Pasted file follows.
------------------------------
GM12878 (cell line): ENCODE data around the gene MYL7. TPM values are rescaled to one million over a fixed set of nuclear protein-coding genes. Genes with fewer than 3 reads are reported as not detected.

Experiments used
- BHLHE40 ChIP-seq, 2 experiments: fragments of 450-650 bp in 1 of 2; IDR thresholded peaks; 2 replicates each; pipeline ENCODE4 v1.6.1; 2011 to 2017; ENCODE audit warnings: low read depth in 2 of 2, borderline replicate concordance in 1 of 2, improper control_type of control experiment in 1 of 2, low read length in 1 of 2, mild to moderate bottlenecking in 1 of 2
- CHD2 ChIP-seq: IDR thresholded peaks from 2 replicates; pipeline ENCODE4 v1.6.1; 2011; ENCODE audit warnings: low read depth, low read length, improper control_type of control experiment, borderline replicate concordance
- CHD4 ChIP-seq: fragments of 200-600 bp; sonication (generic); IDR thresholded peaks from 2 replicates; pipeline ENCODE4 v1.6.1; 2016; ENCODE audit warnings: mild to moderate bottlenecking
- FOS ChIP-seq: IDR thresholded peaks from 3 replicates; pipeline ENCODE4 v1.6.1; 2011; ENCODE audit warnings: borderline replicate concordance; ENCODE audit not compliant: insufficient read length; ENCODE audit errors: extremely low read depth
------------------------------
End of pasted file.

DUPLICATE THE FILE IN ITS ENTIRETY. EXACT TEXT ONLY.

GM12878 (cell line): ENCODE data around the gene MYL7. TPM values are rescaled to one million over a fixed set of nuclear protein-coding genes. Genes with fewer than 3 reads are reported as not detected.

Experiments used
- BHLHE40 ChIP-seq, 2 experiments: fragments of 450-650 bp in 1 of 2; IDR thresholded peaks; 2 replicates each; pipeline ENCODE4 v1.6.1; 2011 to 2017; ENCODE audit warnings: low read depth in 2 of 2, borderline replicate concordance in 1 of 2, improper control_type of control experiment in 1 of 2, low read length in 1 of 2, mild to moderate bottlenecking in 1 of 2
- CHD2 ChIP-seq: IDR thresholded peaks from 2 replicates; pipeline ENCODE4 v1.6.1; 2011; ENCODE audit warnings: low read depth, low read length, improper control_type of control experiment, borderline replicate concordance
- CHD4 ChIP-seq: fragments of 200-600 bp; sonication (generic); IDR thresholded peaks from 2 replicates; pipeline ENCODE4 v1.6.1; 2016; ENCODE audit warnings: mild to moderate bottlenecking
- FOS ChIP-seq: IDR thresholded peaks from 3 replicates; pipeline ENCODE4 v1.6.1; 2011; ENCODE audit warnings: borderline replicate concordance; ENCODE audit not compliant: insufficient read length; ENCODE audit errors: extremely low read depth